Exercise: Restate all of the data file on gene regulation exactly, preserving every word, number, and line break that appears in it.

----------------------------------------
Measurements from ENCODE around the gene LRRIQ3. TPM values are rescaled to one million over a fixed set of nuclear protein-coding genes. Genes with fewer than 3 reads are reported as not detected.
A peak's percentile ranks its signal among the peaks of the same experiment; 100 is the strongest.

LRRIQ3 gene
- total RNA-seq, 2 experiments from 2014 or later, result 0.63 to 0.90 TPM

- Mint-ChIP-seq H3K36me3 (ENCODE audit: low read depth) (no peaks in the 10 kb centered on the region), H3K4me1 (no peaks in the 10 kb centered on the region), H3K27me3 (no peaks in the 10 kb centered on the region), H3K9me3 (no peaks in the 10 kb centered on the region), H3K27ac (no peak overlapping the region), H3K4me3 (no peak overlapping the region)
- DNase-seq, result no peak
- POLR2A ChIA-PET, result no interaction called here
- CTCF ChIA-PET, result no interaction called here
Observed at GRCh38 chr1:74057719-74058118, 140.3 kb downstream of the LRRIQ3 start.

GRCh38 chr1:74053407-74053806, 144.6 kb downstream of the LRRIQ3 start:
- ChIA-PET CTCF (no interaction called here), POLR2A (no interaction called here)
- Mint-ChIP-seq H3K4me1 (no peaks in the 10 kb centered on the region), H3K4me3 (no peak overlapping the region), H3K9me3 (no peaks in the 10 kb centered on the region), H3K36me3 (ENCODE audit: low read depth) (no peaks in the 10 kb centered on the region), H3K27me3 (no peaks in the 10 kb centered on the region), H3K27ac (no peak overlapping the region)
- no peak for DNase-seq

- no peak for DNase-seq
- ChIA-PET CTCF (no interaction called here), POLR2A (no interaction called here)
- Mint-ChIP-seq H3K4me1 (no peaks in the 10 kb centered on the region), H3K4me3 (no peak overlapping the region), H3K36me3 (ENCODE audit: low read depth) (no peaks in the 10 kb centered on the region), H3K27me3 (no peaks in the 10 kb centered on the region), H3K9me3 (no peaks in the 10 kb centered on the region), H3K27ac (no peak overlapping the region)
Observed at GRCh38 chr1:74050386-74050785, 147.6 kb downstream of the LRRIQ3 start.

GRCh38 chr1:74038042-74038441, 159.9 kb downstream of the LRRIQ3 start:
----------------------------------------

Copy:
Measurements from ENCODE around the gene LRRIQ3. TPM values are rescaled to one million over a fixed set of nuclear protein-coding genes. Genes with fewer than 3 reads are reported as not detected.
A peak's percentile ranks its signal among the peaks of the same experiment; 100 is the strongest.

LRRIQ3 gene
- total RNA-seq, 2 experiments from 2014 or later, result 0.63 to 0.90 TPM

- Mint-ChIP-seq H3K36me3 (ENCODE audit: low read depth) (no peaks in the 10 kb centered on the region), H3K4me1 (no peaks in the 10 kb centered on the region), H3K27me3 (no peaks in the 10 kb centered on the region), H3K9me3 (no peaks in the 10 kb centered on the region), H3K27ac (no peak overlapping the region), H3K4me3 (no peak overlapping the region)
- DNase-seq, result no peak
- POLR2A ChIA-PET, result no interaction called here
- CTCF ChIA-PET, result no interaction called here
Observed at GRCh38 chr1:74057719-74058118, 140.3 kb downstream of the LRRIQ3 start.

GRCh38 chr1:74053407-74053806, 144.6 kb downstream of the LRRIQ3 start:
- ChIA-PET CTCF (no interaction called here), POLR2A (no interaction called here)
- Mint-ChIP-seq H3K4me1 (no peaks in the 10 kb centered on the region), H3K4me3 (no peak overlapping the region), H3K9me3 (no peaks in the 10 kb centered on the region), H3K36me3 (ENCODE audit: low read depth) (no peaks in the 10 kb centered on the region), H3K27me3 (no peaks in the 10 kb centered on the region), H3K27ac (no peak overlapping the region)
- no peak for DNase-seq

- no peak for DNase-seq
- ChIA-PET CTCF (no interaction called here), POLR2A (no interaction called here)
- Mint-ChIP-seq H3K4me1 (no peaks in the 10 kb centered on the region), H3K4me3 (no peak overlapping the region), H3K36me3 (ENCODE audit: low read depth) (no peaks in the 10 kb centered on the region), H3K27me3 (no peaks in the 10 kb centered on the region), H3K9me3 (no peaks in the 10 kb centered on the region), H3K27ac (no peak overlapping the region)
Observed at GRCh38 chr1:74050386-74050785, 147.6 kb downstream of the LRRIQ3 start.

GRCh38 chr1:74038042-74038441, 159.9 kb downstream of the LRRIQ3 start: